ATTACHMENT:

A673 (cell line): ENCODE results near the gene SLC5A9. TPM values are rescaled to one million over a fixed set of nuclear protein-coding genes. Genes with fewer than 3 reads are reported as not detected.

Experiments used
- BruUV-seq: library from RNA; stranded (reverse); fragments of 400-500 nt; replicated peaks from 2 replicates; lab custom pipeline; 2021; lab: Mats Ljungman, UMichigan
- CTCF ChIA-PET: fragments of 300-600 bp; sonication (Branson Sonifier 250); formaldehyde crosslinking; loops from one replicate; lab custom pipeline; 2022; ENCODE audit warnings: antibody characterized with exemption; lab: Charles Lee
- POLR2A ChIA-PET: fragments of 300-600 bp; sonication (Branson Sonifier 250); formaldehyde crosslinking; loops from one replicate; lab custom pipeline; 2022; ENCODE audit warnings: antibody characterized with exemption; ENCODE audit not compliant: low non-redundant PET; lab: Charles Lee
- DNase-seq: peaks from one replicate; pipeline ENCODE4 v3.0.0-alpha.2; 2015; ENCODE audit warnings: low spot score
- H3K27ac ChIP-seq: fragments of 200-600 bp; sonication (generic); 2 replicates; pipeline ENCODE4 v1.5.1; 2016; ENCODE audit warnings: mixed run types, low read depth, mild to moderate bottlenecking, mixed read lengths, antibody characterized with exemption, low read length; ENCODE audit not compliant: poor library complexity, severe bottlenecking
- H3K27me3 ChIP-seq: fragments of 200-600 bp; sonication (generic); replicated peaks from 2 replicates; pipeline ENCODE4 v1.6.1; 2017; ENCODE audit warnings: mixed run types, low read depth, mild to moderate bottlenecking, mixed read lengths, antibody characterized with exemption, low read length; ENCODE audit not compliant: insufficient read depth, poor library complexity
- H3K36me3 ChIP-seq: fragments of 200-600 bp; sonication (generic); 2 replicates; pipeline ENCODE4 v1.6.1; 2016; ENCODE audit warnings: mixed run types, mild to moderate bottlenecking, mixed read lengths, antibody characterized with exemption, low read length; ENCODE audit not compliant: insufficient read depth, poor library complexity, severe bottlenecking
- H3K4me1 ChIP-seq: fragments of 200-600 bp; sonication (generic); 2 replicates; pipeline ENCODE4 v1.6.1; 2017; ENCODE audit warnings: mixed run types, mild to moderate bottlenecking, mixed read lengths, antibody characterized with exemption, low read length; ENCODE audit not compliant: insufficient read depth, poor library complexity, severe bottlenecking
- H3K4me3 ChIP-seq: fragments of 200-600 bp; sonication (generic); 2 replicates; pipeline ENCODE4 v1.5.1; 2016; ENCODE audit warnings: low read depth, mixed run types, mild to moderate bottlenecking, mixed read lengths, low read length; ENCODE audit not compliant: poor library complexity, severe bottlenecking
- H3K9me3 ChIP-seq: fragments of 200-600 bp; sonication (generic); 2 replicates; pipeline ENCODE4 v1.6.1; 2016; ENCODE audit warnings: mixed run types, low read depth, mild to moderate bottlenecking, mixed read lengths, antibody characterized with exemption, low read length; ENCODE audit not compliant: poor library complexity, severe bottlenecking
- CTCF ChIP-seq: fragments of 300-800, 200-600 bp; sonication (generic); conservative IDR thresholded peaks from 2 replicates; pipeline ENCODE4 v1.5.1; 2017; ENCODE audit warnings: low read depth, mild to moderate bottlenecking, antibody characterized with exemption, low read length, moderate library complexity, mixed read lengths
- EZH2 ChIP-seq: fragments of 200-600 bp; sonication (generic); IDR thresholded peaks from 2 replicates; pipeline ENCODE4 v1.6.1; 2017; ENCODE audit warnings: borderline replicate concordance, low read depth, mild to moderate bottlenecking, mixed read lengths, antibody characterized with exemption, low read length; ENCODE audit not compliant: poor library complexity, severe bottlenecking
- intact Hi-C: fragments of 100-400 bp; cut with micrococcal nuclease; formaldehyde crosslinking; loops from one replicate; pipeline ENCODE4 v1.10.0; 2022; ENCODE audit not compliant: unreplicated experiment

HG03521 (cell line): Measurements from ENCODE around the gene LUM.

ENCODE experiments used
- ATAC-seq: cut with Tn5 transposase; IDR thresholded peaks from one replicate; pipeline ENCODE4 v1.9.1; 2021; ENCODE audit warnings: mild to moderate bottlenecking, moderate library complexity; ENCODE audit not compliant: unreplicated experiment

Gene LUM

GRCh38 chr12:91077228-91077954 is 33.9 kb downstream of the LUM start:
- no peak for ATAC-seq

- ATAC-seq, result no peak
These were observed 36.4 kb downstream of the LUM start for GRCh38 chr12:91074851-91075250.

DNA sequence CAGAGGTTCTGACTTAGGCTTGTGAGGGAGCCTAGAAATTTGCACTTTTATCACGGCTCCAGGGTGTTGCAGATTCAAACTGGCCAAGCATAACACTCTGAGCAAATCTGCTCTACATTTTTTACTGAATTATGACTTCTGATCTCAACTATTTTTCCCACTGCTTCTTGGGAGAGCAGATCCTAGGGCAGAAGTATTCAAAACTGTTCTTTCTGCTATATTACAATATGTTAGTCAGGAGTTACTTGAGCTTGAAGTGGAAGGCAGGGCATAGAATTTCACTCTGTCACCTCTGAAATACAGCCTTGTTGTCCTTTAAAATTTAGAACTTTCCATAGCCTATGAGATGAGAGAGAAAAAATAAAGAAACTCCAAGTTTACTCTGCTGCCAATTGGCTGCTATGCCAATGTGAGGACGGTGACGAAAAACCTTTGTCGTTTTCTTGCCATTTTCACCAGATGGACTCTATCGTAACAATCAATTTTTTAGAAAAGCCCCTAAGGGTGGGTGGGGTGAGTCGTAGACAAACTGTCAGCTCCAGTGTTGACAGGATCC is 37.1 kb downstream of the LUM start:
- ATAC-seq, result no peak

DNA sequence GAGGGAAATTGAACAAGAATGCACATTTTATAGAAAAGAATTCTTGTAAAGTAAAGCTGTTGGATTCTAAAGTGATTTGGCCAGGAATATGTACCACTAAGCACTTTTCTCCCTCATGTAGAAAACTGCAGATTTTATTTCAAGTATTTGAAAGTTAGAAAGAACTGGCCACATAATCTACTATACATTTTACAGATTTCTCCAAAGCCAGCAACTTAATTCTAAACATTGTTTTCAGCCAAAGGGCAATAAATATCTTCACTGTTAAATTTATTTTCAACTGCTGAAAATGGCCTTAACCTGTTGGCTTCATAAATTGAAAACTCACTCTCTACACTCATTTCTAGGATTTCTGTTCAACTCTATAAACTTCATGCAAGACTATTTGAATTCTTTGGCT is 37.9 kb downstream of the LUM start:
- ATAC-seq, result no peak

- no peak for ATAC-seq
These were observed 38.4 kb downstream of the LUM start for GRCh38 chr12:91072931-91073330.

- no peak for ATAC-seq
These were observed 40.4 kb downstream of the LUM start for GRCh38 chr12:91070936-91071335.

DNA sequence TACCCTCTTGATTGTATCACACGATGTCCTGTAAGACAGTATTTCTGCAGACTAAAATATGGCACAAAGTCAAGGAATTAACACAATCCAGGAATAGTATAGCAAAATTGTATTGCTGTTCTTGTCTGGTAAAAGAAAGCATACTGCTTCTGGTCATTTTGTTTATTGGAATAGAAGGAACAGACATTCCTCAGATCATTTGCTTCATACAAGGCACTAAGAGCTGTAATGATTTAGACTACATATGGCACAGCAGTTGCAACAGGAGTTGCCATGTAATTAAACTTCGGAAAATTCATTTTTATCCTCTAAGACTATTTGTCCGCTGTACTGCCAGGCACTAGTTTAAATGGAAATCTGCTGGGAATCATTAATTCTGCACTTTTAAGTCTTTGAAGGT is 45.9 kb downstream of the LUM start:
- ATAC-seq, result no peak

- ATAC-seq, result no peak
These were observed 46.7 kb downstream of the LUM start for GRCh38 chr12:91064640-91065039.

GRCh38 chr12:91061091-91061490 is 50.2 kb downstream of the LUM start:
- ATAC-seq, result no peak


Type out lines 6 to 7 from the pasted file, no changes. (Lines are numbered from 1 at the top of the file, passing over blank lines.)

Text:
- DNase-seq: peaks from one replicate; pipeline ENCODE4 v3.0.0-alpha.2; 2015; ENCODE audit warnings: low spot score
- H3K27ac ChIP-seq: fragments of 200-600 bp; sonication (generic); 2 replicates; pipeline ENCODE4 v1.5.1; 2016; ENCODE audit warnings: mixed run types, low read depth, mild to moderate bottlenecking, mixed read lengths, antibody characterized with exemption, low read length; ENCODE audit not compliant: poor library complexity, severe bottlenecking